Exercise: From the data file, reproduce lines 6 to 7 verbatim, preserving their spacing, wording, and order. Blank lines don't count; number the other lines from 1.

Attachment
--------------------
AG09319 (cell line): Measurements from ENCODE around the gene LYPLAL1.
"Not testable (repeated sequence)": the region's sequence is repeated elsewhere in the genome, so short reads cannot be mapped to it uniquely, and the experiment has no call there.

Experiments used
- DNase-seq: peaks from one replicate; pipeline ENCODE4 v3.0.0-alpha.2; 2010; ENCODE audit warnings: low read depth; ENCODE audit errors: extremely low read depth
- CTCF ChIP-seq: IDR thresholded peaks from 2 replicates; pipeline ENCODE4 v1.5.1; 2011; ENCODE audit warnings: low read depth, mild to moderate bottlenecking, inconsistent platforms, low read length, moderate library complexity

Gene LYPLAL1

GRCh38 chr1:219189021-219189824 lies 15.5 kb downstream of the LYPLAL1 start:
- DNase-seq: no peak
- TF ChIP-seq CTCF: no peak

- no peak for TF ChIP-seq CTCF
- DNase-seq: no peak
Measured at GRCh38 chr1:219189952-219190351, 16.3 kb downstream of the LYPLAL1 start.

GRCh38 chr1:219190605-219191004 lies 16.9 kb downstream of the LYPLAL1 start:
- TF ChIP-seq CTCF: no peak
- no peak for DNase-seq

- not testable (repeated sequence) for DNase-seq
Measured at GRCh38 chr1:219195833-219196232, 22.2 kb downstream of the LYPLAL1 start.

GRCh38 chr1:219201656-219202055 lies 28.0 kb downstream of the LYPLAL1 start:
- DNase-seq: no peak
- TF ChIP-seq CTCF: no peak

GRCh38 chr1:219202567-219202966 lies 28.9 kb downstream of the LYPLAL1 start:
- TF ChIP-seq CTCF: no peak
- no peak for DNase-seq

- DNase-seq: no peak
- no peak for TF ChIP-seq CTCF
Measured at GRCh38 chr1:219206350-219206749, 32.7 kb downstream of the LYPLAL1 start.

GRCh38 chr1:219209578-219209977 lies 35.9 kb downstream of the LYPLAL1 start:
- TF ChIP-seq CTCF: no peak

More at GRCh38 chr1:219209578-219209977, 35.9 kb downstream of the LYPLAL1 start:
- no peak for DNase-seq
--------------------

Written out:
Gene LYPLAL1

GRCh38 chr1:219189021-219189824 lies 15.5 kb downstream of the LYPLAL1 start: